Have you ever received a call from a prospective customer looking to fill a new need for DI resin exchange service or unhappy with their current service provider, but you felt you weren’t equipped to handle the business and turned it away? If your reason was that you aren’t comfortable with this business yet or you don’t have your own resin regeneration capabilities, then perhaps there is an opportunity to team up with an independent facility that specializes in resin regeneration to help you pursue, grow and maintain this business.
It could be as simple as picking up DI bottles from the customer's site, dropping them off and connecting in new ones, then bringing the exhausted bottles to your regeneration partner’s facility for resin evacuation, regeneration, bottle fill-up and pick up. If this all sounds very neat and simple, the truth is that it can be with the right relationship, communication and understanding between the service provider, customer and regeneration facility. The balance of this article will examine some of the things you should look for to create a good relationship and successful launch of a DI resin exchange program. While this article cannot cover every detail, it should give you a fairly clear idea of what would be involved if you were to consider expanding your service offerings into this area.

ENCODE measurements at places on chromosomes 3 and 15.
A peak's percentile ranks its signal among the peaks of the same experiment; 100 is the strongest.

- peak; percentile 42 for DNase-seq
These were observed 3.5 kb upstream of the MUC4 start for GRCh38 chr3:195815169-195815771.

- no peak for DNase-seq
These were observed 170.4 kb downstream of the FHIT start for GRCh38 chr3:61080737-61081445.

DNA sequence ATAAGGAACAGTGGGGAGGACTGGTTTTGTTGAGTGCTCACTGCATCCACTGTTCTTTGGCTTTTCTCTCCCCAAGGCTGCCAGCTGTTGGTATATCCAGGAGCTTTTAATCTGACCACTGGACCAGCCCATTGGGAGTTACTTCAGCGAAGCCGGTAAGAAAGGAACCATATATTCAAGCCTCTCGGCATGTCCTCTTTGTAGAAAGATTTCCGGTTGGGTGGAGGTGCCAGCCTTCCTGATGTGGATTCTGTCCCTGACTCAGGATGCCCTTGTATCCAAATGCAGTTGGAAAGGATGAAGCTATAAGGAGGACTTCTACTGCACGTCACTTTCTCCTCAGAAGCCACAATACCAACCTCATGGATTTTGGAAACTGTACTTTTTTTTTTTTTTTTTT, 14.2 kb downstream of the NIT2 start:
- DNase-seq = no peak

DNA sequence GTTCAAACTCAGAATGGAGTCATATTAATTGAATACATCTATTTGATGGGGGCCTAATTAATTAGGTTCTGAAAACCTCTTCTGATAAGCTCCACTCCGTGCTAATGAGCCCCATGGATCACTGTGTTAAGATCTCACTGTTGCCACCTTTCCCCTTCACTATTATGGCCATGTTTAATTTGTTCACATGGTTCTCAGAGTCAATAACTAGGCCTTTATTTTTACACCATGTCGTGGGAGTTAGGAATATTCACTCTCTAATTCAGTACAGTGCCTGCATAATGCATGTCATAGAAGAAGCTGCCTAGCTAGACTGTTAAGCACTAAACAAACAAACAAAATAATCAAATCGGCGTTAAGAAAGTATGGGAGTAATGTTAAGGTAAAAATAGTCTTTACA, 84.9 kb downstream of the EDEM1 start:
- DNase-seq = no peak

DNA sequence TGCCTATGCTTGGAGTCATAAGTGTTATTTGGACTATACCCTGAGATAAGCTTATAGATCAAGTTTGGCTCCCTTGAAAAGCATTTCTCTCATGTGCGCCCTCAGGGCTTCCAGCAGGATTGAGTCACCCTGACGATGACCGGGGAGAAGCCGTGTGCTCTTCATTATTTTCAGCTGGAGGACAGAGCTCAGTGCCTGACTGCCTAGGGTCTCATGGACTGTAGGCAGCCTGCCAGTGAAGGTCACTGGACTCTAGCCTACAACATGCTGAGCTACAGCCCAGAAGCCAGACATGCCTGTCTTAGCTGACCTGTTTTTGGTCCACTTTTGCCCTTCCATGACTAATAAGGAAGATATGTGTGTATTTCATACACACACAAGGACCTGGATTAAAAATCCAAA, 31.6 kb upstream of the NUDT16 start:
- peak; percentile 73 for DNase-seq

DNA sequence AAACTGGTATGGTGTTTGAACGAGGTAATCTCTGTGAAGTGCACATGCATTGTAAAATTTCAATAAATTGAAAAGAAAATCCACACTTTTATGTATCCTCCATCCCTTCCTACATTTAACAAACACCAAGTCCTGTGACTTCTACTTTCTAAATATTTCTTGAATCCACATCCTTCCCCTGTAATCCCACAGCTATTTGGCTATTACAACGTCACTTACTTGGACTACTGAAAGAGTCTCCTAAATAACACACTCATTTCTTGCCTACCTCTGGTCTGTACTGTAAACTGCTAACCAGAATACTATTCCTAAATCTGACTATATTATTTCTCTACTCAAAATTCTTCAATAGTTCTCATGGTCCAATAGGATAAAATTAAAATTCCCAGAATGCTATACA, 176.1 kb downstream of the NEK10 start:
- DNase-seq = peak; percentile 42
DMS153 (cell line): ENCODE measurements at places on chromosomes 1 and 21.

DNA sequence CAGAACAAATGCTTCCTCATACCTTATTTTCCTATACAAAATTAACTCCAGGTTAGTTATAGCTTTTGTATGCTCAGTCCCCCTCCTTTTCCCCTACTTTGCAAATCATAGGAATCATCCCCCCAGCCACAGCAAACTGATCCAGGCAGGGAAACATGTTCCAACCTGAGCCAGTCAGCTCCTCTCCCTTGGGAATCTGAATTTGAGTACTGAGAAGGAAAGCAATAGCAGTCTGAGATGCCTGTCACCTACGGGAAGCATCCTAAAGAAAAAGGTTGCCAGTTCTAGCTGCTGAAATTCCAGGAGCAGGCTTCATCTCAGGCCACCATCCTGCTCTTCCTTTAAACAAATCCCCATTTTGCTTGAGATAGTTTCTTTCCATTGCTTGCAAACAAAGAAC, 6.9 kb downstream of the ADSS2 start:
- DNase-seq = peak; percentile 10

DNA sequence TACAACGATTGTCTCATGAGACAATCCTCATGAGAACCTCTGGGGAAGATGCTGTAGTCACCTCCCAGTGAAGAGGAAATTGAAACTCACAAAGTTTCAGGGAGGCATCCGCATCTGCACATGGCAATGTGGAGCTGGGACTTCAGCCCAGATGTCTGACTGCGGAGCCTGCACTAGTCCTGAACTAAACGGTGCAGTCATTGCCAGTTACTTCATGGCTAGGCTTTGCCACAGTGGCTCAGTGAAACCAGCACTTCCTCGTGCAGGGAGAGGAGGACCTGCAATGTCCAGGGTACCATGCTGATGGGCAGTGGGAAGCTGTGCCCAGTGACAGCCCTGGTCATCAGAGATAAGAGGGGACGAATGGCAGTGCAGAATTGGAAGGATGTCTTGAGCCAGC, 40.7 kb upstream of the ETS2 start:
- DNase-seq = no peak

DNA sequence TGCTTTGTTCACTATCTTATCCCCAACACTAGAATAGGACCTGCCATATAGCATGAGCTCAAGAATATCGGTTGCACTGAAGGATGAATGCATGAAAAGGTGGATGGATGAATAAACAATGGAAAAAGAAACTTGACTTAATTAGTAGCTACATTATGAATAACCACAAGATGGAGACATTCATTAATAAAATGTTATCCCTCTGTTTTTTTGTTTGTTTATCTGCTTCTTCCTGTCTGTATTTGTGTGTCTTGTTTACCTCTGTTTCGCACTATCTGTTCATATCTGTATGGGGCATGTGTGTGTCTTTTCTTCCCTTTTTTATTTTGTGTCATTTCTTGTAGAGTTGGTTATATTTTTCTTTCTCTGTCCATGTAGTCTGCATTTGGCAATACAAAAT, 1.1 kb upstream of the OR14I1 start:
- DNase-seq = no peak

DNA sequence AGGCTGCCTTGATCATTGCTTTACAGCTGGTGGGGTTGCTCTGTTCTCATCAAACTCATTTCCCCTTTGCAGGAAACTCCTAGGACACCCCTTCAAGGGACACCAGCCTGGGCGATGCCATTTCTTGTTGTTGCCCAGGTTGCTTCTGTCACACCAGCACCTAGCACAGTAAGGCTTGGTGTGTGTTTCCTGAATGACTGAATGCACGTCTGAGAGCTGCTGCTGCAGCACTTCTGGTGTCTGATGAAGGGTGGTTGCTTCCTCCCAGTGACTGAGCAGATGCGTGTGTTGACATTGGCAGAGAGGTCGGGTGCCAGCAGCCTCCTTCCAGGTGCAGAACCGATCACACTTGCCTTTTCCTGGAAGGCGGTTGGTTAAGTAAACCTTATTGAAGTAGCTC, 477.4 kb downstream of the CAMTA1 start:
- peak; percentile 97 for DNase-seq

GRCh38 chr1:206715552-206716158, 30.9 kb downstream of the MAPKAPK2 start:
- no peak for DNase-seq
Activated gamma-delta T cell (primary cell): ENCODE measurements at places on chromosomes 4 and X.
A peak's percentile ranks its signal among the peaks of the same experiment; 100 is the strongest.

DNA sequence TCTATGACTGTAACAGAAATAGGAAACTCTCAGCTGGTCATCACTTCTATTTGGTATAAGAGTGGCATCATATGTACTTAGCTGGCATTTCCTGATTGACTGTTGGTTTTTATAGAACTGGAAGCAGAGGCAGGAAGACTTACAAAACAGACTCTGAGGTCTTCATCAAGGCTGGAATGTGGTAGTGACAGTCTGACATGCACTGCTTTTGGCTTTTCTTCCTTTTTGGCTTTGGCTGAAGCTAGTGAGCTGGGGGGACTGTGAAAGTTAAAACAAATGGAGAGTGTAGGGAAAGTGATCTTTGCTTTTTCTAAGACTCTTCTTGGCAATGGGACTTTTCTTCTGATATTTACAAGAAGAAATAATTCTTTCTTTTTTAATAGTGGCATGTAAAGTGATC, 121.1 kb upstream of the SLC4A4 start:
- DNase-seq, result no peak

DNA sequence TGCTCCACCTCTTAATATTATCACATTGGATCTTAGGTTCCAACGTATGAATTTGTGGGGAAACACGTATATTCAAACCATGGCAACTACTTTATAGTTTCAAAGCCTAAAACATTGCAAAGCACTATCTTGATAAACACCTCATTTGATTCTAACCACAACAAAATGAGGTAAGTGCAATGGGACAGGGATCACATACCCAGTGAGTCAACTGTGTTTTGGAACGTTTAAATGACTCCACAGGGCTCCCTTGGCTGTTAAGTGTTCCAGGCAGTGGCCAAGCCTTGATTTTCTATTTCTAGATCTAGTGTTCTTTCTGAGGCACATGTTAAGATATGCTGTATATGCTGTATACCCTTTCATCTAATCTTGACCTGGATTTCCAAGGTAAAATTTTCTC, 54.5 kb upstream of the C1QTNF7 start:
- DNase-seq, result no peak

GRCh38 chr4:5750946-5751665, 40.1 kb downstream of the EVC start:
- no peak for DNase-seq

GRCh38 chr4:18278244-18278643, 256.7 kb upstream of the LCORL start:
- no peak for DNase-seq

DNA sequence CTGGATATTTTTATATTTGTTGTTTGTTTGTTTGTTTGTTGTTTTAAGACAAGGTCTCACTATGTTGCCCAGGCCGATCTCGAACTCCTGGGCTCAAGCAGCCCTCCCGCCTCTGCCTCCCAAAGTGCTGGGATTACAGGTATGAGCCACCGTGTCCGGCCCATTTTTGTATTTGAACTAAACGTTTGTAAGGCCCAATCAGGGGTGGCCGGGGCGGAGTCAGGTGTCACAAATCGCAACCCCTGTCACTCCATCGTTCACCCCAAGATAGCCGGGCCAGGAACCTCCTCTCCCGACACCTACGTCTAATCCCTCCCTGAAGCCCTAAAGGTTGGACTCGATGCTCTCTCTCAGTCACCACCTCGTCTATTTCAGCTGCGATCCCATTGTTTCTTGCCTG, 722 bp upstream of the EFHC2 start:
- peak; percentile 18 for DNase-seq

Deionized water is a stable and growing need in the biotechnology, pharmaceutical, college and university, manufacturing, car wash and window cleaning markets among many other types of users. While many of the end users in these industries may have sophisticated design, installation and service needs, many of them do not. They simply need an economical and reliable way of getting deionized water for their particular process.
This can be as simple as an array of DI tanks lined up in succession to produce the water they need. As these tanks can be fitted with indicator lights signifying when tanks need to be exchanged, the ability to become a DI resin exchange service provider in these situations is easily attainable. If successful, this can become a stable source of recurring business which can grow nicely over time as long as you take care of your customers.
Question: Should you have the DI regeneration facility evacuate and refill bottles or should you have an in-house employee handle the bottle evacuation into drums for delivery to and from the regeneration facility?